BALDWIN: I know so many people not just where you are in Prescott, but all across the country, they want to know how they can help. We'll show them in just a moment.

Stephanie Elam, thank you for their stories.

Throughout the next half hour, we'll tell you stories of some of these young men who died on Sunday.

I want to begin with Andrew Ashcraft who in this photo, let me show you this. In this photo here you can really just see his love of life.

He snapped this before the Arizona wildfire killed him and his fellow hot shots crew members.

He leaves behind a wife and four young children. CNN's Brian Todd spoke with Ashcraft's widow and mother in Prescott.

(BEGIN VIDEOTAPE)

BRIAN TODD, CNN CORRESPONDENT: Juliann Ashcraft can't sleep and barely knows what to say to her young children.

In an instant, Juliann became a widow, her emptiness complicated by the responsibility of helping six-year-old Ryder, four-year-old Shiloh, two-year-old Tate and her baby, Choice, just a year old, deal with the loss of their father.

JULIANN ASHCRAFT, WIFE OF FALLEN FIREFIGHTER: Just a lot of faith, a lot of prayers, but I don't plan to move on and leave behind.

I plan on finding a way to incorporate Andrew in our life now that's different, that's more of a spiritual and a mental and emotional presence.

TODD: Andrew Ashcraft himself had so much of life still ahead. Just 29 years old when the Yarnell hill fire suddenly turned on him and 18 other firefighters. Choice may have virtually no memory of his father when he's older. What are you going to tell him about Andrew?

ASHCRAFT: Well, their dad is amazing, and I will tell them every day of their lives how much he loves them.

But he's here. I look in their faces and I see him. They look just like him. They act just like him.

And there will be days that's great and days I'm sure I'll pull my hair out. He was full of life and energy.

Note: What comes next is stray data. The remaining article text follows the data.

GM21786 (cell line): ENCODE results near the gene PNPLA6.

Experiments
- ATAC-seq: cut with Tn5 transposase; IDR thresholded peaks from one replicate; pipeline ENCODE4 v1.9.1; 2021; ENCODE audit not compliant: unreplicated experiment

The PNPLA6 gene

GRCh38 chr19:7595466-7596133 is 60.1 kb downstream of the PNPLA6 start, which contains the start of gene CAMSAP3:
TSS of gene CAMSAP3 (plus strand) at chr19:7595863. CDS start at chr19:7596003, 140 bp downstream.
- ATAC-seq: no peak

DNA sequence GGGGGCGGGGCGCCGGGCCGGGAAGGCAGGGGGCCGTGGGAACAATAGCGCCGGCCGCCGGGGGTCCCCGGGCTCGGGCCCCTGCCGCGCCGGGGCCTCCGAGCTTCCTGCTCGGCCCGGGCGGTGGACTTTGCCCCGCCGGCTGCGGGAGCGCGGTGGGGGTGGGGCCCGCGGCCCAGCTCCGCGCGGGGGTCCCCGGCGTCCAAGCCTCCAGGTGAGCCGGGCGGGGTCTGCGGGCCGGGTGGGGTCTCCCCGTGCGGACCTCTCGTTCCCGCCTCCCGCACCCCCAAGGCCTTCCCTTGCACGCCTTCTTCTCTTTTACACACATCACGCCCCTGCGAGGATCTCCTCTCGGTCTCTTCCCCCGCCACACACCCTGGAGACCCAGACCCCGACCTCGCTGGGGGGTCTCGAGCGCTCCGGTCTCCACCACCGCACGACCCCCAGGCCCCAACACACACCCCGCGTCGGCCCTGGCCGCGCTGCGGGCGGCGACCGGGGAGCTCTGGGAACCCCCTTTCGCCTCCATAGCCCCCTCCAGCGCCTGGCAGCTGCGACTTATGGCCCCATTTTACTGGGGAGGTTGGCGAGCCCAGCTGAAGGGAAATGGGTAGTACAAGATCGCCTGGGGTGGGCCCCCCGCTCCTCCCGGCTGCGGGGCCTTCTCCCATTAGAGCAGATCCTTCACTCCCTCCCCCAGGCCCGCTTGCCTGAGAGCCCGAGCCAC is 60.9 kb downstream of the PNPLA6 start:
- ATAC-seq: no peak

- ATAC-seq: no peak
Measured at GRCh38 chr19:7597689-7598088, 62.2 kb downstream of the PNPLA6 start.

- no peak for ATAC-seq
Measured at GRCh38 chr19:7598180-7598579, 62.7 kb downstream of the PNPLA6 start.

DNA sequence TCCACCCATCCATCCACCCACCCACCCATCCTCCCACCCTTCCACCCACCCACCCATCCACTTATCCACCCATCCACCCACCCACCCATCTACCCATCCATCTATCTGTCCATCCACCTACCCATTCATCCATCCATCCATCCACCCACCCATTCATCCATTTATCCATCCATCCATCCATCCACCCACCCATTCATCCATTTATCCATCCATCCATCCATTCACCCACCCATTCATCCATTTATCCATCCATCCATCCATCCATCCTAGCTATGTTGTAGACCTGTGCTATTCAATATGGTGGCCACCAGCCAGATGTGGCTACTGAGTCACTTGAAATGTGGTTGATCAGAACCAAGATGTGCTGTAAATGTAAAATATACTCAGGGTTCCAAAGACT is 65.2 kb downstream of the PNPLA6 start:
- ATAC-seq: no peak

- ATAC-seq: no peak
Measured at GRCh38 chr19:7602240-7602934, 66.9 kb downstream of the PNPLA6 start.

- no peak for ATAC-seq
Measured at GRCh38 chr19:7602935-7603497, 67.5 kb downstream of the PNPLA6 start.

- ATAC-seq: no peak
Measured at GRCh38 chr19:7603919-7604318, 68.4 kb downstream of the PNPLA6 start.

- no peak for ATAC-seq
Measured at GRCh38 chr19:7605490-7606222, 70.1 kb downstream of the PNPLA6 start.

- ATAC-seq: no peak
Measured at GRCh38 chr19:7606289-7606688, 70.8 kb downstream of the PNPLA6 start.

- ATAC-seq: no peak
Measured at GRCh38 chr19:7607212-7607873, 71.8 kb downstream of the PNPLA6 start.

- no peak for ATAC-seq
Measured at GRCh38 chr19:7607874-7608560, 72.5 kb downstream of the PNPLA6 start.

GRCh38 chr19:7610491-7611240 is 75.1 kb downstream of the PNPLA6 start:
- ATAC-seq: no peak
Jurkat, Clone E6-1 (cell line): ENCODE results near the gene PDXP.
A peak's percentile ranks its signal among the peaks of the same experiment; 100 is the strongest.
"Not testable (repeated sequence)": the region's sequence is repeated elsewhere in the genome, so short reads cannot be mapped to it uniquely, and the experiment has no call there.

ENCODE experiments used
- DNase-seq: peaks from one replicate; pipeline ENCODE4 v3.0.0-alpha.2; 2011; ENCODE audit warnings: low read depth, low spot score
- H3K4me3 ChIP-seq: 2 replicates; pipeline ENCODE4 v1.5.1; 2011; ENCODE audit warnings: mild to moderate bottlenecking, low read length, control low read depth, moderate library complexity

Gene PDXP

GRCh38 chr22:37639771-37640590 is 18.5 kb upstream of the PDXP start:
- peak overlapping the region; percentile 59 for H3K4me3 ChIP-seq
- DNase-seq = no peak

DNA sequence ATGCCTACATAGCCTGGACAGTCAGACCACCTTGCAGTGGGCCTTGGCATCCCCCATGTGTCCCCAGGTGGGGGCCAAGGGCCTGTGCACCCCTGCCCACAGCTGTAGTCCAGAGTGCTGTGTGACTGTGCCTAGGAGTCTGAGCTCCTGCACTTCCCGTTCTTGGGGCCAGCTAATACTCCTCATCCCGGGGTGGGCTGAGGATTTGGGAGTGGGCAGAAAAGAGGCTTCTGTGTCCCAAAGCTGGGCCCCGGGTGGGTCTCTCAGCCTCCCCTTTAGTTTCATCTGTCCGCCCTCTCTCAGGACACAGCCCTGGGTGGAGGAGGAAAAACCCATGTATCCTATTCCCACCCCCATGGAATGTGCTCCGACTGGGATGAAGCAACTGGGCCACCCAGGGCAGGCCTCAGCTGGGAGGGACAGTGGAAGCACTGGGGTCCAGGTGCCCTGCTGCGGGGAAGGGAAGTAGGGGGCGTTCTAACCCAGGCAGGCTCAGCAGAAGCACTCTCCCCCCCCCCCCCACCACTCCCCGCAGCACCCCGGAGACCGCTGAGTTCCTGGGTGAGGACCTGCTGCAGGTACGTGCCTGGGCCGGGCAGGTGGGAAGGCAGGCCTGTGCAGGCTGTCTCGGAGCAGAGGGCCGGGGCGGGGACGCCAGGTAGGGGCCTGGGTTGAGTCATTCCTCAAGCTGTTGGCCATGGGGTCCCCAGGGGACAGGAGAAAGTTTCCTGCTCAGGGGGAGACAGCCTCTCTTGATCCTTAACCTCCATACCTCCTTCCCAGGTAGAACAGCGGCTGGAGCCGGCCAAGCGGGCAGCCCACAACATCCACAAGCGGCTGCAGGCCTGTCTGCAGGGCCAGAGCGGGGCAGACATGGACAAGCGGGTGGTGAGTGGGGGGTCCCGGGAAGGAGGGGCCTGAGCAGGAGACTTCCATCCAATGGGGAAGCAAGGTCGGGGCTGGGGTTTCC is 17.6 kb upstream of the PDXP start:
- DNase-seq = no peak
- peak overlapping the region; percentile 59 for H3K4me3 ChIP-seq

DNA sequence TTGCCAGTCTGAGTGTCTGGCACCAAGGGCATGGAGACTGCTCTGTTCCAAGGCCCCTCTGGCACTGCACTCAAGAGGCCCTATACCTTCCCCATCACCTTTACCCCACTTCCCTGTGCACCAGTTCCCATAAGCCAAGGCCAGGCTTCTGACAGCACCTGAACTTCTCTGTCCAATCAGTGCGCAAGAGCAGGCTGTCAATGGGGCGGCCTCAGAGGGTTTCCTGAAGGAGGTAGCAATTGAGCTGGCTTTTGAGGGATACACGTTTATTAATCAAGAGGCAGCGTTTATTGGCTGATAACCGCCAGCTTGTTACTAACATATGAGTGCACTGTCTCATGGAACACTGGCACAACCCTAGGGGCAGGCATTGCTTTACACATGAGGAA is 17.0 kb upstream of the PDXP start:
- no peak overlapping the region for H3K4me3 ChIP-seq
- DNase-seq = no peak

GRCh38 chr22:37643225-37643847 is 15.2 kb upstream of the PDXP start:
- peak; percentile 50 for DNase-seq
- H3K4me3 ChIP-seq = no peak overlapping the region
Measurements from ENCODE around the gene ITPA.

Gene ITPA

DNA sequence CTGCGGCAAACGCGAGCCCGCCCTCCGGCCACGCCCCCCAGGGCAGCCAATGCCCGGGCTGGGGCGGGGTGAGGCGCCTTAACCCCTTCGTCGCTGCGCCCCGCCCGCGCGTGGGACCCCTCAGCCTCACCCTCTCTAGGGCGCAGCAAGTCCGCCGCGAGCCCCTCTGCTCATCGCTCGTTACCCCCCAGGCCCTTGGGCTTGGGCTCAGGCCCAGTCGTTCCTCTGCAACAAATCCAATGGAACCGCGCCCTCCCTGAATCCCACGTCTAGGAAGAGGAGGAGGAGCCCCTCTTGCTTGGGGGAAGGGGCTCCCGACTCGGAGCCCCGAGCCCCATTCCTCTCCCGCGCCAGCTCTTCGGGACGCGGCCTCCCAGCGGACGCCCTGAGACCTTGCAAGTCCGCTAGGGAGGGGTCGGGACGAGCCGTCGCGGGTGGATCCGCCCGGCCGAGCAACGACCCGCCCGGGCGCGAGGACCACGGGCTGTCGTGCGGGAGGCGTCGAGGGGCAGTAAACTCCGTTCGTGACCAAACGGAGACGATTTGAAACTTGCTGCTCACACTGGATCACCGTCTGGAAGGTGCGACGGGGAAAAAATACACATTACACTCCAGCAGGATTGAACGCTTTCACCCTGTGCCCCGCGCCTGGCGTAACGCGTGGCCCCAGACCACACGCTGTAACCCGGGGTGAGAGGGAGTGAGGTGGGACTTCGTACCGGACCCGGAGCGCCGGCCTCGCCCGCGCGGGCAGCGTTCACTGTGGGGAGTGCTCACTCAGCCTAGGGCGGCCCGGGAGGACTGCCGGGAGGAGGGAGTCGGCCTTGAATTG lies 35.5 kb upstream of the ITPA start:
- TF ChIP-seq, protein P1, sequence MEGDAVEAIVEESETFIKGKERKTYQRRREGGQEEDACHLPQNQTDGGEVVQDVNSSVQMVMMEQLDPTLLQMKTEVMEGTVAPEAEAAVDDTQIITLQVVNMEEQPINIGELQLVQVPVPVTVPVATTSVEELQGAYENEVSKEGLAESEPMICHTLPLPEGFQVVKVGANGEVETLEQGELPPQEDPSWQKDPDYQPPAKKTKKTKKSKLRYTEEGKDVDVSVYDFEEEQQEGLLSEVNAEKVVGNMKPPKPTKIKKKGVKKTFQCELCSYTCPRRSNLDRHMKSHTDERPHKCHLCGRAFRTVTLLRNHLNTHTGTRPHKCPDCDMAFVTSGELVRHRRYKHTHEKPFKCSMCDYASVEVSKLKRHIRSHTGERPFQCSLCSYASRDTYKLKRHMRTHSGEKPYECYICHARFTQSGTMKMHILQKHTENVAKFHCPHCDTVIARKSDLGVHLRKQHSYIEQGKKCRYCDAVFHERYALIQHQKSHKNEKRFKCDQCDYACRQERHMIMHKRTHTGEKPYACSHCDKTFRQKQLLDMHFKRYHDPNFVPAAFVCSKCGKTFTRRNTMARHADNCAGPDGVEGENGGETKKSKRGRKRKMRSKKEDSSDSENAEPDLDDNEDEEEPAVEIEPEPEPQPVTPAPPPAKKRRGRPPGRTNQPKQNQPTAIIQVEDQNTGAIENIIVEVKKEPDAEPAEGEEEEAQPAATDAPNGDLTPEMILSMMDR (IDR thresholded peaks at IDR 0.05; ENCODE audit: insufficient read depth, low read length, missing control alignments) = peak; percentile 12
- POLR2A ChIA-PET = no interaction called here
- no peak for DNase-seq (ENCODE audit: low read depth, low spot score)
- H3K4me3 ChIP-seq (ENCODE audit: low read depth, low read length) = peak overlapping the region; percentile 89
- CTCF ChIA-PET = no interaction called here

TODD: Andrew's mother, Deborah Pfingston, is struggling with the same emotions and feeling the same pride.

She can't say enough about the dedication and heroism of Andrew and the other Granite Mountain Hot Shots, a veritable SEAL Team 6 of fight fighters.

What's your feeling about the fact he perished with those guys together?

DEBORAH PFINGSTON, MOTHER OF FALLEN FIREFIGHTER: It's an honor.

Last night when I was praying, because I always would text Andrew when he was out on a fire, be strong. Be wise. Be safe.

I said, OK, God, I don't understand it. But thank you that he wasn't alone. Thank you that he was -- that they were together.

TODD: They had done everything together, Deborah says. Eight slept outside and trained.

The loss of Andrew Ashcraft is also being felt here at a place called Captain CrossFit, a training center in Prescott where Ashcraft and five others who were lost in the fire worked out together regularly.

Trainer Janine Pereira worked with all of the Hot Shots here.

JANINE PEREIRA, TRAINED HOT SHOTS: It's just really heartbreaking and sad to know that they are all gone, the whole crew.

TODD: A loss in one household that Andrew's mother puts in perspective.

PFINGSTON: I have my husband. I have my daughter. I have my oldest son.

But Juliann, Ryder, Shiloh, Tate, choice, they don't have Andrew anymore. I mean, Choice is one. Will he know him? That's hard. That's hard.

TODD: Also very difficult for the one member of the hot shots who was not killed, a young man named Brendan McDonough working as a lookout who had just radioed his position to the crew and was on the move when the others were caught in the fire.

We've tried unsuccessfully to contact McDonough. Juliann Ashcraft and Deborah Pfingston tell us he's devastated.

Brian Todd, CNN, Prescott, Arizona.

(END VIDEOTAPE)

BALDWIN: I know. Our hearts are with those in Prescott, your hearts are as well.

So many of you are asking us how you can help. There is a way. You can go to our Impact Your World page.

Go to CNN.com/impact for ways you can help the family members of those who lost those 19 young men in that fire last Sunday.

Coming up next, it is an emotional time for this entire community there, but as Brian Todd just mentioned, there is one young man who is feeling a pain no one in the world can understand.

He is the sole survivor, the 20th man of this Hot Shot crew, the only one who didn't die in the fire.

More on his story, next.

(COMMERCIAL BREAK)

(BEGIN VIDEO CLIP)

JOE WOYJECK, SON KILLED IN FIRE: I've never been in a position where it felt like a bad dream, but my wife and I both tried to sleep at night last night, talking.

And that word kept coming out. Nightmare is the word that kept coming out. It hasn't really sunk in yet that I'm not going to get a phone call.

(END VIDEO CLIP)

BALDWIN: The sole survivor of the Granite Mountain Hotshots is pleading for privacy right now. His name is Brendan McDonough.

He was stationed as the lookout on Sunday when he saw the wildfire changing direction. He radioed his crew moments before they were killed.

CNN's Kyung Lah shares the story of the 20th firefighter, the sole survivor from the Granite Mountain's Hot Shot crew.

(BEGIN VIDEOTAPE) KYUNG LAH, CNN CORRESPONDENT: A stirring tribute to the 19 firefighters who lost their lives on Sunday, the small community, devastated.